In terms of all-round competence, the Touareg is hard to beat. It is relaxing and enjoyable to drive on-road yet is far from compromised off-road, providing all the tough terrain ability that buyers could wish for. It also has the image and feeling of quality that is essential in this sector.
Running costs for the Touareg are higher than average, as the decent economy is offset by the higher tax and insurance for a car of this size and power.
Space and practicality
The Touareg's dimensions pay dividends here, with a good deal of space throughout. Front and rear passengers have plenty of head, leg and elbowroom, while the boot is large. It also has a useful divider system for securing objects. The four-wheel drive system increases its practicality, allowing for extreme conditions, and the ESP system has an added feature to reduce the risk of swaying when towing a trailer or caravan.
Controls and display
The layout in the Touareg is impressive, with controls that are easy to understand and operate. Despite the fact that it is a relatively complex vehicle with a number of extra systems, it is not intimidating for the inexperienced.
The comfort levels on offer in the Touareg are impressive, especially the ride quality and low noise levels. The generous interior proportions allow large seats for good support and comfort, and the climate control works well both front and rear.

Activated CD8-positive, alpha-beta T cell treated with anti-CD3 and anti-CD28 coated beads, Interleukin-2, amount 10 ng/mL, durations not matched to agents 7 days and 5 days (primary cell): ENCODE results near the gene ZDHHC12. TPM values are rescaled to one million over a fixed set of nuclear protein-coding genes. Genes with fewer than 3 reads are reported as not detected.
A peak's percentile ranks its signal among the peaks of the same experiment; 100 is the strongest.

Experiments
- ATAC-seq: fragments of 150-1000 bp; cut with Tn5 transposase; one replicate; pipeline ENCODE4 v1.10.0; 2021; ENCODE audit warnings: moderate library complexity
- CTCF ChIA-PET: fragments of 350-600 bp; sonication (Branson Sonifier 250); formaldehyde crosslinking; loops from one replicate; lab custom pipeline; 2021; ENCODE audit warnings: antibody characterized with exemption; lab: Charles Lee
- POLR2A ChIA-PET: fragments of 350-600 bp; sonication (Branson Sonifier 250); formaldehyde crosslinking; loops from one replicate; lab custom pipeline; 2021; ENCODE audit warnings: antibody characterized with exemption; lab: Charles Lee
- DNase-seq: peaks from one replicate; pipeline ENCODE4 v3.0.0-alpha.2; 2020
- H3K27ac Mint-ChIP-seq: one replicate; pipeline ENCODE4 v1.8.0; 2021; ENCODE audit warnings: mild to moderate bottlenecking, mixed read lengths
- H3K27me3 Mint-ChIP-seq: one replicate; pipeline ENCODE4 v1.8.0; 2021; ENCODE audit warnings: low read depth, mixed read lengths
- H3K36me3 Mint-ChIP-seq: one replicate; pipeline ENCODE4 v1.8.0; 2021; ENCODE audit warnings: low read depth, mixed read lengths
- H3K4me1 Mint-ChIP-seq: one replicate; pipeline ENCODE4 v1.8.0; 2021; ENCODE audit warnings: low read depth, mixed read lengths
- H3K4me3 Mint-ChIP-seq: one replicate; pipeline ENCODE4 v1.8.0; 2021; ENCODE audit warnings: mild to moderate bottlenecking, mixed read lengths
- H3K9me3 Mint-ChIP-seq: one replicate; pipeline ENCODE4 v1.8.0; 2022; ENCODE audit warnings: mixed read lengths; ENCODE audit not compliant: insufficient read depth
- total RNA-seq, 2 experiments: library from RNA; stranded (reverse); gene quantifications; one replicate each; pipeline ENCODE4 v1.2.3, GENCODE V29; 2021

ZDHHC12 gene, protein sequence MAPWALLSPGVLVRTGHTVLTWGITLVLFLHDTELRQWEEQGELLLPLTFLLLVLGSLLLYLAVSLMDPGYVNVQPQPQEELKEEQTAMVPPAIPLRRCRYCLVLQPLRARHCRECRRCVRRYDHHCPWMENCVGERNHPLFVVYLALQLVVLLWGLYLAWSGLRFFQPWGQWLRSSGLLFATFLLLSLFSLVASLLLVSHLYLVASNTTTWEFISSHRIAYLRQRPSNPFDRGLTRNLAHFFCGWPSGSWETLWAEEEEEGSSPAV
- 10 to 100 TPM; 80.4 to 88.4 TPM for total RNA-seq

Fitted as standard is an alarm system, which incorporates the remote central locking plus an immobiliser, plus gives a good level of protection for a desirable car.
A high level of safety is offered with the Touareg, particularly with the revised ABS system, which allows for varying surfaces. Combined with four-wheel drive, ESP and airbags, the Touareg undoubtedly offers impressive protection.
The Touareg offers the commanding driving position that makes SUVs so popular, giving excellent all round visibility. The 3.0-litre diesel unit is more than adequate, providing impressive acceleration when required without excessive noise or vibration. The air suspension system also allows a smooth ride or minimal body roll when required, which makes it a truly versatile machine. Although no sports car, the Touareg can handle twisty roads just as well as urban streets.
Family car appeal